The power of visual influence

image: the new approach determines a user’s real-time reaction to an image or scene based on their eye movements, specifically saccades, the ultra-fast eye movements that oscillate between dots before fixate on an image or an object. The researchers will present their new work, “Image Features Influence Reaction Time: A Learned Probabilistic Perceptual Model for Saccade Latency,” at SIGGRAPH 2022 taking place August 8-11 in Vancouver, British Columbia, Canada.
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Credit: ACM SIGGRAPH

What motivates or impels the human eye to fixate on a target and how, then, is this visual image perceived? What is the lag between our visual acuity and our reaction to observation? In the burgeoning field of immersive virtual reality (VR) and augmented reality (AR), connecting these dots, in real time, between eye movement, visual targets and decision making is the power driving force behind a new computing model developed by a team of computer scientists at New York University, Princeton University and NVIDIA.

The new approach determines a user’s real-time reaction to an image or scene based on their eye movements, specifically saccades, the lightning-fast eye movements that oscillate between dots before settling on an image or an object. Saccades allow frequent changes of attention to better understand one’s environment and locate objects of interest. Understanding the mechanism and behavior of saccades is key to understanding human performance in visual environments, which is an exciting area of ​​research in computer graphics.

The researchers will present their new work, “Image Features Influence Reaction Time: A Learned Probabilistic Perceptual Model for Saccade Latency,” at SIGGRAPH 2022 taking place August 8-11 in Vancouver, British Columbia, Canada. The annual conference, which will be in-person and virtual this year, spotlights the world’s top professionals, scholars, and creative minds at the forefront of computer graphics and interactive techniques.

“Extensive research has recently been conducted to measure visual qualities perceived by humans, especially for VR/AR displays,” says the paper’s lead author, Qi Sun, PhD, assistant professor of computer science and engineering. engineering at New York University’s Tandon School of Engineering.

“But we have not yet explored how the content displayed can influence our behaviors, even significantly, and how we could possibly use these displays to push the limits of our performance that are not possible otherwise.”

Inspired by how the human brain transmits data and makes decisions, the researchers implement a neurologically-inspired probabilistic model that mimics the accumulation of “cognitive trust” that leads to human decision and action. They conducted a psychophysical experiment with parameterized stimuli to observe and measure the correlation between image features, and the time it takes to process them to trigger a saccade, and if/how the correlation differs from that of visual acuity.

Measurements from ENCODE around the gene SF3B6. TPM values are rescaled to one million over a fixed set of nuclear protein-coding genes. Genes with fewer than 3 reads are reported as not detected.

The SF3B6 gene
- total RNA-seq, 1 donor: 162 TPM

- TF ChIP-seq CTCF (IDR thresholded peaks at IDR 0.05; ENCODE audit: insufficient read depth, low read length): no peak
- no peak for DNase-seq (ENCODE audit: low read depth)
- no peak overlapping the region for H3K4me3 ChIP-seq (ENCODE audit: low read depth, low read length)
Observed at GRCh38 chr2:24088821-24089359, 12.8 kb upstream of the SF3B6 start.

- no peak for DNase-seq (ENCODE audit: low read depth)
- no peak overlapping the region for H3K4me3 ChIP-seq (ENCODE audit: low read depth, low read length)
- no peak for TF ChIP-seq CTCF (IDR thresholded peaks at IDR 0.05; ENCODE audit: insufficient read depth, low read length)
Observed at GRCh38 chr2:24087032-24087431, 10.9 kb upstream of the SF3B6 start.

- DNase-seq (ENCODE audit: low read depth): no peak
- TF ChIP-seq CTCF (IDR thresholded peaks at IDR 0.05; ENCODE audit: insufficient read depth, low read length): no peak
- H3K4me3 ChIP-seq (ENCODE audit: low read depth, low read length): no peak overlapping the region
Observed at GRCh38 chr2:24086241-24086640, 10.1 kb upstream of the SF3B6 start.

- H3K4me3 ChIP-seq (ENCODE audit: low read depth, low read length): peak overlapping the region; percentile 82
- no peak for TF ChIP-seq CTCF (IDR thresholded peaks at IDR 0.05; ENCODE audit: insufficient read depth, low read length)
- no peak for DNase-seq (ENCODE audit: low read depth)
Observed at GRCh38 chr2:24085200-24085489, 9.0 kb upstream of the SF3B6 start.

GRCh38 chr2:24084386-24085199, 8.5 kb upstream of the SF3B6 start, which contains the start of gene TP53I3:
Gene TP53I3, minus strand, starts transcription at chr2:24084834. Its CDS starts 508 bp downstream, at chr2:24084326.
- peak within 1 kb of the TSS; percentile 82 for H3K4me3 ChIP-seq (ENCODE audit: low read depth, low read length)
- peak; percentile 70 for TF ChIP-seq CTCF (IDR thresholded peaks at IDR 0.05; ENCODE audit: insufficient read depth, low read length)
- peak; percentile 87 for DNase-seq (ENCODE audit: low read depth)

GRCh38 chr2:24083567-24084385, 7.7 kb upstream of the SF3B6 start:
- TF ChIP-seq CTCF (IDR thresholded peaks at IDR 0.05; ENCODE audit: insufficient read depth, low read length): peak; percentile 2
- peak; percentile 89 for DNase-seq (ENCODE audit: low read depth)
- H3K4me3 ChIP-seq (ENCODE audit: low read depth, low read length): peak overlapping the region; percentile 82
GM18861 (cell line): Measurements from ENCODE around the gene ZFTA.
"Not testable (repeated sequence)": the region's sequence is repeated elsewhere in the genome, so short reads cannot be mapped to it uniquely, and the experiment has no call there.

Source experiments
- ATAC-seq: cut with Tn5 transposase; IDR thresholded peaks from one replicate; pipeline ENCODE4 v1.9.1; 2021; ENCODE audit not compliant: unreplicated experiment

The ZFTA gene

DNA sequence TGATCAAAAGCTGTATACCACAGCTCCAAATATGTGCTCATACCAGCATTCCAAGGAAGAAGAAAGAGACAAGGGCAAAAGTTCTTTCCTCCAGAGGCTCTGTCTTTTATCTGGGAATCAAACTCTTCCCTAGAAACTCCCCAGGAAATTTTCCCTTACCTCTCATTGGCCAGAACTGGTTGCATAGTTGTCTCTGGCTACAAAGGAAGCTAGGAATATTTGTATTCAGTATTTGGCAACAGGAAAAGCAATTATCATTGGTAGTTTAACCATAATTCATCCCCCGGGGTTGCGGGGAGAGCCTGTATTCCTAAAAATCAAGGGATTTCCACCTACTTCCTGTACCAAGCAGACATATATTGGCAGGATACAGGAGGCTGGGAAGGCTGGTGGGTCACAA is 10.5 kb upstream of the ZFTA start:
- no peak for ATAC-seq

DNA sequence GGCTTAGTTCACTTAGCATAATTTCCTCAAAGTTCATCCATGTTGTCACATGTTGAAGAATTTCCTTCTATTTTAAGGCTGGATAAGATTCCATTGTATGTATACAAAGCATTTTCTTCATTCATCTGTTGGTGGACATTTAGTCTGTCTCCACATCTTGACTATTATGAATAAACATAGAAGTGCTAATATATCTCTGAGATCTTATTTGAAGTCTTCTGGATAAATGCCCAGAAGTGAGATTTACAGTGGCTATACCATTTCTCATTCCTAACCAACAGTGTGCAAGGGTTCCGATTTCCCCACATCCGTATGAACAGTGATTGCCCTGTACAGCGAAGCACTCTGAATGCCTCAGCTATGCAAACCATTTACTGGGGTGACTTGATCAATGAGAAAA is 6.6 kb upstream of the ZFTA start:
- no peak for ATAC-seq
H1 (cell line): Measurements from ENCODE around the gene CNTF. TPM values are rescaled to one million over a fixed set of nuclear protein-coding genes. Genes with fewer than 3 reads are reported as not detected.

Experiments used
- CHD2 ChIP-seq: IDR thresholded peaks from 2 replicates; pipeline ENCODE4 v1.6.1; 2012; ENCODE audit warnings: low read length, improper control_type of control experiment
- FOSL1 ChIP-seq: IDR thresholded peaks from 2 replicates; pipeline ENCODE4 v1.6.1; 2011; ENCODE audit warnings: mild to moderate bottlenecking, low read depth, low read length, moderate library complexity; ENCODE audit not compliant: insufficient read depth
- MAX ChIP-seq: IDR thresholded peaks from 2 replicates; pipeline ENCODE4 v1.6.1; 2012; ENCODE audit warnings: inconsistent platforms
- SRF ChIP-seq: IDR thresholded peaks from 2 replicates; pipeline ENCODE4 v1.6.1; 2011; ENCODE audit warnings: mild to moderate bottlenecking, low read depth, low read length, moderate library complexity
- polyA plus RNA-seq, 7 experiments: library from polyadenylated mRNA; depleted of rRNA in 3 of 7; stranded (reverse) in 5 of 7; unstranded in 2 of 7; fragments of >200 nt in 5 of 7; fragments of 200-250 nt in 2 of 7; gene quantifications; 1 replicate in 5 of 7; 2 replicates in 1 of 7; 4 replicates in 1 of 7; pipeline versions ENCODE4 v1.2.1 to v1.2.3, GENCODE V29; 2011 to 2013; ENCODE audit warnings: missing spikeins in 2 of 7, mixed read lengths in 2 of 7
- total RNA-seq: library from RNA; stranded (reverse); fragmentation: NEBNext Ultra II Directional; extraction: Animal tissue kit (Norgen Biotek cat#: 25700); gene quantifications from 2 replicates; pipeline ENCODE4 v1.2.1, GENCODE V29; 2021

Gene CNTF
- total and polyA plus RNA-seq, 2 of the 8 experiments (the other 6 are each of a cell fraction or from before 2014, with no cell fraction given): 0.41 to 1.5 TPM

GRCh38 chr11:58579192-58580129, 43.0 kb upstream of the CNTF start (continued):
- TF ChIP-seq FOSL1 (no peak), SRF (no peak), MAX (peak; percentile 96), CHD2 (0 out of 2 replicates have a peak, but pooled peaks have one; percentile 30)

They validate the model, using data from more than 10,000 user experience trials using an eye-tracking VR display, to understand and formulate the correlation between visual content and the “speed” of decision-based decision-making. on the reaction to the image. The results show that the new model prediction accurately represents human behavior in the real world.

The proposed model can be used as a metric to predict and modify users’ eye image response time in interactive computer graphics applications, and can also help improve the design of VR experiences and player performance in esports. . In other industries such as healthcare and automotive, the new model could help estimate a doctor’s or driver’s ability to respond quickly to emergencies. In esports, it can be applied to measure the fairness of competition between players or to better understand how to maximize performance where reaction times come down to milliseconds.

In future work, the team plans to explore the potential for cross-modal effects such as visual and audio cues that jointly affect our cognition in scenarios such as driving. They are also interested in expanding the work to better understand and represent the precision of human actions influenced by visual content.

The authors of the article, Budmonde Duinkharjav (NYU); Praneeth Chakravarthula (Princeton); Rachel Brown (NVIDIA); Anjul Patney (NVIDIA); and Qi Sun (NYU), are set to demonstrate their new method on August 11 at SIGGRAPH as part of the program, Roundtable Session: Perception. The paper is here.

About ACM SIGGRAPH
ACM SIGGRAPH is an international community of researchers, artists, developers, filmmakers, scientists and professionals with a common interest in computer graphics and interactive techniques. A special interest group of the Association for Computing Machinery (ACM), the world’s first and largest computing society, our mission is to nurture, advocate and connect like-minded researchers and practitioners to catalyze innovation in computer graphics and interactive techniques.


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